V Dignity

  1. Dignity in Judaism and Christianity

This concept was a key value of the Roman ruling class (as gravitas and virtus). Its function was the show or face necessary for the wealthy members of the senatorial class to maintain their group of clients; the form it took, of stern courage and impassivity in the face of misfortune, no doubt reflected the dour character of the early Roman people, later reinforced by Stoic philosophy. The style may have influenced the Christian martyrs and the cult that grew up around them. It was certainly known to Augustine and Paul. In a related Greek or Persian form (for dignity – the demand for respect - is part of the universal warrior code), dignity was quite probably known to the author of Job. But none of these writers care for it.

The Tanakh positively relishes stories against the dignity of authority figures. It is not only the Bad Guys who get their comeuppance: the Pharaoh of the Exodus, Goliath, Ahab and Jezebel, Sennaccherib. The great patriarchs and kings of Israel are presented, with pungent realism, as flawed as well as impressive human beings: Noah and Abraham, Moses and Aaron, David and Solomon. A king of Israel, far from basking in the semi-divine honours readily granted to his counterparts in all the surrounding cultures, faced a good chance of some insolent and uncompromising prophet showing up to denounce his sins. The morality tale of Jonah satirises even the prophets. Only the Lord is truly good and glorious.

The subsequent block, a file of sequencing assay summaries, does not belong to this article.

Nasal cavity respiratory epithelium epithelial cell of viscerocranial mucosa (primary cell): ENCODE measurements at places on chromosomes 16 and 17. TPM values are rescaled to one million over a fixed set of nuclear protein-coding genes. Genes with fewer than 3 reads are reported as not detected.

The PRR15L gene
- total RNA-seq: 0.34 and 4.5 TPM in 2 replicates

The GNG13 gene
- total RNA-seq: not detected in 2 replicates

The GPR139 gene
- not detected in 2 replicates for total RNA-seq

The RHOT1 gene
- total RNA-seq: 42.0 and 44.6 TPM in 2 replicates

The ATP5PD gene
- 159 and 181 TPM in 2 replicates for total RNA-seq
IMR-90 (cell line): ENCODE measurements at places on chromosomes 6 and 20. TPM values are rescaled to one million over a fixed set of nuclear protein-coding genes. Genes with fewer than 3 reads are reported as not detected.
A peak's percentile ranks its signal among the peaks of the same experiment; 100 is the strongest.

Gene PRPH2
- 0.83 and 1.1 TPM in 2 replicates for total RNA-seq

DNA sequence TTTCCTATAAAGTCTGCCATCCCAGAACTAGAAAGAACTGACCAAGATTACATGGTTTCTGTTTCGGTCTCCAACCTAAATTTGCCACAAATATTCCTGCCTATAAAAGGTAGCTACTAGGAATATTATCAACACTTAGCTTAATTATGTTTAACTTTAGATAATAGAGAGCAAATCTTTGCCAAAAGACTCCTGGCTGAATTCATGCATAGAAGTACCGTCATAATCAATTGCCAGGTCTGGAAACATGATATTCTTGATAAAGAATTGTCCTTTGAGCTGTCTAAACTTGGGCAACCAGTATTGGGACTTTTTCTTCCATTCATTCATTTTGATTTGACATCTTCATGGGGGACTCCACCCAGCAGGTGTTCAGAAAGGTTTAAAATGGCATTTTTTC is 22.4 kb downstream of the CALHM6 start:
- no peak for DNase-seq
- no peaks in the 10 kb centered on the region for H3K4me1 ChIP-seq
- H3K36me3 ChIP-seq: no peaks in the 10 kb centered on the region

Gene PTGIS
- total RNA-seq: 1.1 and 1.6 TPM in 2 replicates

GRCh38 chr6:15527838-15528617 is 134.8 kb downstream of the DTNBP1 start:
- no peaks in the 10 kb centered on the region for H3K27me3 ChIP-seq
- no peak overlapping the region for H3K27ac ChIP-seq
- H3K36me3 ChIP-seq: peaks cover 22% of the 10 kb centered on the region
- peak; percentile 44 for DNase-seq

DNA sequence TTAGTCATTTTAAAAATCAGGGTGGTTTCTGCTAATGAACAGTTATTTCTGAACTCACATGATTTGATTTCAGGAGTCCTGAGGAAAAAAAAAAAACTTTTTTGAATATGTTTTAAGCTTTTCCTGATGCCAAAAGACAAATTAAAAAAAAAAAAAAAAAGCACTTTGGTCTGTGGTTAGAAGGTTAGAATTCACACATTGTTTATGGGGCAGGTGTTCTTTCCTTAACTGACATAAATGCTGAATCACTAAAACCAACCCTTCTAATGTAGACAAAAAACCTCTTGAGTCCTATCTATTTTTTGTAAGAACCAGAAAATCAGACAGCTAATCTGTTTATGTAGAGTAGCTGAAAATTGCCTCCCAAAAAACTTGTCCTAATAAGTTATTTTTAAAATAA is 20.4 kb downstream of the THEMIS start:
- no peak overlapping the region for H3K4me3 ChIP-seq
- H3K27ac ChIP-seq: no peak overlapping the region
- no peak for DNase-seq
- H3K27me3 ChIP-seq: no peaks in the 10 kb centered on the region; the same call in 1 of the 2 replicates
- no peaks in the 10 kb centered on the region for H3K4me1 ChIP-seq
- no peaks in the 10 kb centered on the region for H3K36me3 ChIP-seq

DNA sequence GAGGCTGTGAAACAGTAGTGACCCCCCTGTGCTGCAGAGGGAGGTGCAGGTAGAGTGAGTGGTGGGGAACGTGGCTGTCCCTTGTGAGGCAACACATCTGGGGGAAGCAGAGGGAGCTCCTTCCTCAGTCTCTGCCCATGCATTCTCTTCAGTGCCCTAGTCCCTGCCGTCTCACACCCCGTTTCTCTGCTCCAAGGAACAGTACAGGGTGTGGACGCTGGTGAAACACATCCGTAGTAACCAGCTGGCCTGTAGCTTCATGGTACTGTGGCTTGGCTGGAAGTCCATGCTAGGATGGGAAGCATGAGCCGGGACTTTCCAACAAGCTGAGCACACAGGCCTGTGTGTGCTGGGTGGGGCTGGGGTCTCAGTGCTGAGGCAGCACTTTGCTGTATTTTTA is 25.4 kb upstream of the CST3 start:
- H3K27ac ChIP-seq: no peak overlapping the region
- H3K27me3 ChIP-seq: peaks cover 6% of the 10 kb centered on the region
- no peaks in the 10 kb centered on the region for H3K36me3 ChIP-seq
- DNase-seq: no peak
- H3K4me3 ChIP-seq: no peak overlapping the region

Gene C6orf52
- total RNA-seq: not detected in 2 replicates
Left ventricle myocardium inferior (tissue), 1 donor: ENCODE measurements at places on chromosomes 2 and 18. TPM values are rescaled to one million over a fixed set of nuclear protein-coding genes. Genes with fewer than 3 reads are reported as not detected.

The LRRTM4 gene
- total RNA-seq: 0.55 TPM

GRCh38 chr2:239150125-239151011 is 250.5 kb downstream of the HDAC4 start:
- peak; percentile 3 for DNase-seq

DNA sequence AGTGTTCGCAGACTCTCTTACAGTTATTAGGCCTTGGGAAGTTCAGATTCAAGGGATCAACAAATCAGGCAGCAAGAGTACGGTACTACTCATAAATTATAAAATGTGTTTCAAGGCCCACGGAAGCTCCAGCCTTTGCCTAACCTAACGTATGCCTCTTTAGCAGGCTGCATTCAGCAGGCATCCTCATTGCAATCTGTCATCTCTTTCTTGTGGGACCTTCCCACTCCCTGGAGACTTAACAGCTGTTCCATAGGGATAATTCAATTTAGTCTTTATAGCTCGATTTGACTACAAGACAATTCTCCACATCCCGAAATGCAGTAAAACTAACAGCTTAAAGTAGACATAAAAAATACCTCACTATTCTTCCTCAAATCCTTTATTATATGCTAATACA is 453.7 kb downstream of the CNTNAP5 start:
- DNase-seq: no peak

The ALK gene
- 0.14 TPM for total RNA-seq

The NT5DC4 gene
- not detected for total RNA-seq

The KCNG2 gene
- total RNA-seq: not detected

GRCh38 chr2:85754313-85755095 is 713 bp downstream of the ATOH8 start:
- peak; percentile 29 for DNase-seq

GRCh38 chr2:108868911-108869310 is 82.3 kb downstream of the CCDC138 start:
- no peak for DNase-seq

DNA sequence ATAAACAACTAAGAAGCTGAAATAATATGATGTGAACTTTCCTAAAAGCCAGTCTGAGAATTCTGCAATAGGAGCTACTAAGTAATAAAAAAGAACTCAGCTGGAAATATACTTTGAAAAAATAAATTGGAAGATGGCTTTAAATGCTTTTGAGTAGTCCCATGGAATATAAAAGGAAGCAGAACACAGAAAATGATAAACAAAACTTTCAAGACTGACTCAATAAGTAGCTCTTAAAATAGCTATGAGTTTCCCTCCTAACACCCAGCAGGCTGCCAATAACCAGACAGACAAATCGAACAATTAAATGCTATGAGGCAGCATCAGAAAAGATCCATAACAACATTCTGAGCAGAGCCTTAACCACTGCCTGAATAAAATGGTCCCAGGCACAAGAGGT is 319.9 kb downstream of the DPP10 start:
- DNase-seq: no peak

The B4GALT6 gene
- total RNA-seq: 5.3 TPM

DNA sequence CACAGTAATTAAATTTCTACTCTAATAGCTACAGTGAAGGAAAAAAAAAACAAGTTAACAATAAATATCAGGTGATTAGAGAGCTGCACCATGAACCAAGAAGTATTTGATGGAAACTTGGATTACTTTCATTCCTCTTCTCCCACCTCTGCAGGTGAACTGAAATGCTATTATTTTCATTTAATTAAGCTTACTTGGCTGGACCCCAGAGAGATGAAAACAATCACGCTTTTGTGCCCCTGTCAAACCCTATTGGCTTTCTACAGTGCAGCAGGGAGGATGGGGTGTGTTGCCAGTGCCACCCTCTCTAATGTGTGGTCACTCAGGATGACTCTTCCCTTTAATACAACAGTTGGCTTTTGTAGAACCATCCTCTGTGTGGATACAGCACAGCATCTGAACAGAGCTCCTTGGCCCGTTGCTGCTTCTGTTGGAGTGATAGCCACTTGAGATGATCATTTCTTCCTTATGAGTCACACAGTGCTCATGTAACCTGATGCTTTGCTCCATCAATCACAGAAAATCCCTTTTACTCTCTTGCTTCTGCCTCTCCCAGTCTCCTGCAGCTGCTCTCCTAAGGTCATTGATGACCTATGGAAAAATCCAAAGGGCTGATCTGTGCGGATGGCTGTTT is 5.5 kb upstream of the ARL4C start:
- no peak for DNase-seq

The difficult and disturbing tale of Job presents us with a good man deliberately stripped of social position, wealth, family, health, dignity by an enigmatic God: crushed of all but his humanity, like a captive in Auschwitz. What we admire in the naked Job is not dignity but faith in justice and the courage to endure.

For Paul, the message of salvation in Christ overwhelms and relativises human social distinctions and personal merits. When Paul appealed before Festus to the justice of the Emperor (Acts 25:10), he claimed his rights as the Roman citizen he was, not his dignity as the Roman he was not; and he reported with pride to the early churches on the manifold indignities and privations - floggings, jailings, etc - into which his call had led him (2 Corinthians 11:23-30). “If I am to boast, let me boast of my own feebleness” (idem :30, TEV). A God who accepts in his Son the shameful death of crucifixion is even less dignified: “For God’s foolishness is wiser than human wisdom, and God’s weakness is stronger than human strength” (1 Corinthians 1:25, TEV).

Augustine treats humans as essentially abject sinners seeking a grace they cannot deserve or earn. His review of all the pleasures and glories of his earlier life becomes a litany of self-contempt. Of a youthful attempt to get recognition from a famous rhetorician, he writes: “And it was to me a great matter, that my discourses and labours should be known to that man: which should he approve, I were the more kindled; but if he disapproved, my empty heart, void of Thy solidity, had been wounded” (Confessions, XIV). This self-hatred dominated Christian spirituality for a thousand years, and still mars it. Not for nothing was pride labelled as the greatest sin.